Why the media hates flu comparisons during the coronavirus outbreak

2019-2020 Flu season estimates (as of March 20, 2020):

  • 38 million to 54 million flu illnesses
  • 17 million to 25 million flu medical visits
  • 390,000 to 710,000 flu hospitalizations
  • 23,000 to 59,000 flu deaths

All in the United States, all since October 1st, per the CDC. All people who lived in your neighborhood, in your town, in your state. All handled by your hospital system without “overwhelming” facilities. All statistics without names and national obituaries whose affliction was not enough to break the global economy and demand several trillion dollars in fiscal and monetary stimulus.

In terms of the direct human cost of the illnesses, the coronavirus won’t be anywhere near the destruction of an ordinary flu season. Not even remotely close.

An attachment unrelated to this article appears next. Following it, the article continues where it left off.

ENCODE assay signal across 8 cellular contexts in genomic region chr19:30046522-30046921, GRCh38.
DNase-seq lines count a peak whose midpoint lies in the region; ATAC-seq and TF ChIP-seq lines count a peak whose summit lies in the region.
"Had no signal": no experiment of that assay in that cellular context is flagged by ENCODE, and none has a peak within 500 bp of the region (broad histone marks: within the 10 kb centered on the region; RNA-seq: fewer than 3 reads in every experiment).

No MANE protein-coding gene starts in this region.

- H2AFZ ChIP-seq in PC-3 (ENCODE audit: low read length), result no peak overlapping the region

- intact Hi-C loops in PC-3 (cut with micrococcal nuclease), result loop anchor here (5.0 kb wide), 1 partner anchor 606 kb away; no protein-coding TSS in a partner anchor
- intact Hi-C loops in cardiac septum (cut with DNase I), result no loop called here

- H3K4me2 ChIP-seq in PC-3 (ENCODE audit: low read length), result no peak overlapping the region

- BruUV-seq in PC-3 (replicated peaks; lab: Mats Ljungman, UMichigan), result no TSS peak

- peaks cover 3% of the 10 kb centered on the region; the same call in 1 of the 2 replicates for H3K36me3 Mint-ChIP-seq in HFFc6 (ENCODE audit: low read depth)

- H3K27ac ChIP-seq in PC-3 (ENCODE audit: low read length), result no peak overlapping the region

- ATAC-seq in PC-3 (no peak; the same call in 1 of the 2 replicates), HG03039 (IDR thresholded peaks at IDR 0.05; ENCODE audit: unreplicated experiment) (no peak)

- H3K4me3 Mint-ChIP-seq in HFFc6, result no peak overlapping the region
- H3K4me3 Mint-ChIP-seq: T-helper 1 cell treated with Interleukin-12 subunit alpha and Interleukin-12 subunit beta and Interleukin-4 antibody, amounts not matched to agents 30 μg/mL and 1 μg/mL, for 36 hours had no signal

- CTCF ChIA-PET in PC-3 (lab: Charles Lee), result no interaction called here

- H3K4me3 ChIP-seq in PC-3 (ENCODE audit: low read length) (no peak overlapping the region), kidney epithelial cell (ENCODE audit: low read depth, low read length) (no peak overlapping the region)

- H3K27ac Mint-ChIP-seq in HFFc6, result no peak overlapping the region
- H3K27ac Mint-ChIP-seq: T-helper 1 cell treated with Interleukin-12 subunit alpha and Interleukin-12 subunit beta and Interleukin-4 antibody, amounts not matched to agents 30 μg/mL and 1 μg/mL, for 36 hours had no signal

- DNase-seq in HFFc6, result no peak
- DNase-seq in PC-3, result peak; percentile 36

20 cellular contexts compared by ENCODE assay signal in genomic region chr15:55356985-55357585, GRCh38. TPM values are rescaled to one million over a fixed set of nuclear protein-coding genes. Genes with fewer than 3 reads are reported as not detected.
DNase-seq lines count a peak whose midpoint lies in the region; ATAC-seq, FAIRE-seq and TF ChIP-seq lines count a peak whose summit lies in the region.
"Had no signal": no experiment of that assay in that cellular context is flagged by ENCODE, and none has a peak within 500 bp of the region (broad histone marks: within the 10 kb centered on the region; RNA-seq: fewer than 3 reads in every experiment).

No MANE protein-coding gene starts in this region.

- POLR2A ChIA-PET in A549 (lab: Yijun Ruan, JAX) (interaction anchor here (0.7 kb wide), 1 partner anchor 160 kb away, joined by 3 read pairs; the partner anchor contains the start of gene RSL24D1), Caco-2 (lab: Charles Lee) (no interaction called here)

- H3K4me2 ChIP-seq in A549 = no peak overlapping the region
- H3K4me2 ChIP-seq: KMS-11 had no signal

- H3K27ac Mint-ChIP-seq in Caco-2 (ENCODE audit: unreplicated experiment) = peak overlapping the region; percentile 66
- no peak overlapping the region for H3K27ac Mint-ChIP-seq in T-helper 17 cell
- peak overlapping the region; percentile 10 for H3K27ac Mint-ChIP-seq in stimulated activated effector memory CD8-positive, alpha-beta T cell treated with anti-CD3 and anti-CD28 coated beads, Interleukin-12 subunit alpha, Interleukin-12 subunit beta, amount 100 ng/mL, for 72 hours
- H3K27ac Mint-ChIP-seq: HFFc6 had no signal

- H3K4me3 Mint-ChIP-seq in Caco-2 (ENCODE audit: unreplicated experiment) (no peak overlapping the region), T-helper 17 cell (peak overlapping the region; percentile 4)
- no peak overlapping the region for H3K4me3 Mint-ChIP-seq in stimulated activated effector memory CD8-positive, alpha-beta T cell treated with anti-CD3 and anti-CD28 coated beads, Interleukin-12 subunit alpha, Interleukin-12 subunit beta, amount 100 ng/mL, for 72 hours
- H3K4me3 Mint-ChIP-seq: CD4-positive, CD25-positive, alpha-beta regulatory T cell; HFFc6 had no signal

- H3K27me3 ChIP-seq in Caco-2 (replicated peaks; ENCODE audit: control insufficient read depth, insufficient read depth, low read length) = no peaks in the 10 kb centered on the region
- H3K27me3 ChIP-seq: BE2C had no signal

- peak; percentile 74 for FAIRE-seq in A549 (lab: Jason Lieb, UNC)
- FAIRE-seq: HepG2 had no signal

But this one got a name. This one got dire models based on objectively bad math. This one got an unrelenting avalanche of media hype and groupthink among people who should have known better. This one brought quarantines of major cities and social media shaming for anyone who dared take their dog out to pee. This one destroyed a semester of education for kids from K-12 to grad school. This one will kill endless programmatic initiatives at the state and local levels intended to serve the most vulnerable. This one brought irrational fear and greed.

Somehow we make it through an epidemic like this every single year in the United States without hoarders breaking wine bottles in Costco and slashing each other up.

All another chapter in Extraordinary Popular Delusions and the Madness of Crowds.

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